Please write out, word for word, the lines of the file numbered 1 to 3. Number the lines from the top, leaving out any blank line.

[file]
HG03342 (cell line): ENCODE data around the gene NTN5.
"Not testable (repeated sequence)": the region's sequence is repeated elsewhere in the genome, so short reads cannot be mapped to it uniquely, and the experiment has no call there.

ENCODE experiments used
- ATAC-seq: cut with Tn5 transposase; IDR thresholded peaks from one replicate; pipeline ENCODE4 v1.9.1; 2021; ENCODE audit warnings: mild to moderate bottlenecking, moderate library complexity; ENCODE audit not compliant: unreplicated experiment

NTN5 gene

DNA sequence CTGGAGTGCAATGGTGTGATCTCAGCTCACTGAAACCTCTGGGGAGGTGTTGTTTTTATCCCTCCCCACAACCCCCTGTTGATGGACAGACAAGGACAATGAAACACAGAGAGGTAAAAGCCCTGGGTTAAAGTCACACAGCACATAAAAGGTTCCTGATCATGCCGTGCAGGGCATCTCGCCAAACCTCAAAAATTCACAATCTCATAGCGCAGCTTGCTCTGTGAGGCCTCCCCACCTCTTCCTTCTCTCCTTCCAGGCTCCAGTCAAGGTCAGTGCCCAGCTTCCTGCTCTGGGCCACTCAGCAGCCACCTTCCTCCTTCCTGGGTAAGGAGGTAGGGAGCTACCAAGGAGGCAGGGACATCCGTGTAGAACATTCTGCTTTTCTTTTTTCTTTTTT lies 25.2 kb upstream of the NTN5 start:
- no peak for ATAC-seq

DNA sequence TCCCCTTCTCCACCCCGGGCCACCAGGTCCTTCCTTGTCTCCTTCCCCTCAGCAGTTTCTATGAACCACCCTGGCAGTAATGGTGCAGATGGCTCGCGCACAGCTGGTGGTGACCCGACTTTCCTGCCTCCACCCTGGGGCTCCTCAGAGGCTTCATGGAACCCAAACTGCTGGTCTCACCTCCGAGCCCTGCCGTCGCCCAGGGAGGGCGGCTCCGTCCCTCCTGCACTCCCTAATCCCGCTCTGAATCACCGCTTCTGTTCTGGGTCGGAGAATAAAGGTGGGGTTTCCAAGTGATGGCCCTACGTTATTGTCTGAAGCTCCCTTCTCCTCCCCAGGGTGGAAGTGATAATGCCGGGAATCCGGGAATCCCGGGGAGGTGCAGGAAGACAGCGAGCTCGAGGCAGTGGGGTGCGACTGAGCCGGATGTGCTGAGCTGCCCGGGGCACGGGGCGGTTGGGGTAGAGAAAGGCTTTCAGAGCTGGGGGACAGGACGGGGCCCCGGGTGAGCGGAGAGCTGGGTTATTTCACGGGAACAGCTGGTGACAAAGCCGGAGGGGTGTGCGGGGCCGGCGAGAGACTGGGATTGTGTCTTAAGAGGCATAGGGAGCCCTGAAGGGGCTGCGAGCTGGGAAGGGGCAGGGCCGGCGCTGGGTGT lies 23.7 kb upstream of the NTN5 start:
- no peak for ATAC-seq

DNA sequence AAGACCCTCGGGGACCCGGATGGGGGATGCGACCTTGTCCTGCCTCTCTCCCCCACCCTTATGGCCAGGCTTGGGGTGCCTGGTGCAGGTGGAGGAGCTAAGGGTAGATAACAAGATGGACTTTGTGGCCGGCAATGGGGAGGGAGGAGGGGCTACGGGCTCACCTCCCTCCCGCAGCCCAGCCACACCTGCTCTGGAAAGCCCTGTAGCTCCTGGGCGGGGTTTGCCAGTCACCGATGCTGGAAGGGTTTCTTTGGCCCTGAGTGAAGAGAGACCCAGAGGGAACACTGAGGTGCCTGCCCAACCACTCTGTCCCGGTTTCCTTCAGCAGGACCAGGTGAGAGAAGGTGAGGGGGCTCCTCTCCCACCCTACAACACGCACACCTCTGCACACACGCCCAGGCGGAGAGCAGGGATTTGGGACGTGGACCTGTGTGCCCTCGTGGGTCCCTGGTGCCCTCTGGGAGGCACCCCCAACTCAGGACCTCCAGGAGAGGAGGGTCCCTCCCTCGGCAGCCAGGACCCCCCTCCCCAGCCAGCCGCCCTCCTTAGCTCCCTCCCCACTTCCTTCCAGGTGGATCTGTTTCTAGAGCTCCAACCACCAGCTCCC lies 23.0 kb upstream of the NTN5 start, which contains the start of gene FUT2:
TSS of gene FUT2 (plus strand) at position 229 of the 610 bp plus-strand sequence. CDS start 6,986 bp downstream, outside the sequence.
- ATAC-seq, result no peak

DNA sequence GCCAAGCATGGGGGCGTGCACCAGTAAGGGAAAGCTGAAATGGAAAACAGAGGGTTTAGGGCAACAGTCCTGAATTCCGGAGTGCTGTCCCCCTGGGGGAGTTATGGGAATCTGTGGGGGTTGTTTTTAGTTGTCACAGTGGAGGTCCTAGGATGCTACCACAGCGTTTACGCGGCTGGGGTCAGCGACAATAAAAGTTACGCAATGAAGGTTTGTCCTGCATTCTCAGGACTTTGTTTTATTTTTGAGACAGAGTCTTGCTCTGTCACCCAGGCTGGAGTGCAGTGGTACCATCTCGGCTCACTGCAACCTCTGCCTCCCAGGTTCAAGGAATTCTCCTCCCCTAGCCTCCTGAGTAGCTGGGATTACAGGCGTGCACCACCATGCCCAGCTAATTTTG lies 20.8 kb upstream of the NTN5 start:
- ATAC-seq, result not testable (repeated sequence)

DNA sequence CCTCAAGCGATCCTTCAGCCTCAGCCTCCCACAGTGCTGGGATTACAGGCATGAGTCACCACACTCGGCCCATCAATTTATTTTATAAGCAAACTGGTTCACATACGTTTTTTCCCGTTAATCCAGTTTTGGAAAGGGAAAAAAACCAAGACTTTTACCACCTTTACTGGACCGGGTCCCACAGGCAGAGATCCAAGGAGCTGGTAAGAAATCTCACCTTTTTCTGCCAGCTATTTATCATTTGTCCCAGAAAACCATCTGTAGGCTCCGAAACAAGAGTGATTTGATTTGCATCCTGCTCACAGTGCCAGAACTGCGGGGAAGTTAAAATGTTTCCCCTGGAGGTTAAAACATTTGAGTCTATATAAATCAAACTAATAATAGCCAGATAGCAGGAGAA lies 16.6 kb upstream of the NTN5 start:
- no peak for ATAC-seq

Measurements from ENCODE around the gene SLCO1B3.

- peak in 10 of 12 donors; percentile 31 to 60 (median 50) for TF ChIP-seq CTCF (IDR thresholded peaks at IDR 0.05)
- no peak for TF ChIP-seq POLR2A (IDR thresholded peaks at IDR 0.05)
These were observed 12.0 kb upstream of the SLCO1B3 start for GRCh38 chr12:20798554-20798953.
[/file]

HG03342 (cell line): ENCODE data around the gene NTN5.
"Not testable (repeated sequence)": the region's sequence is repeated elsewhere in the genome, so short reads cannot be mapped to it uniquely, and the experiment has no call there.

ENCODE experiments used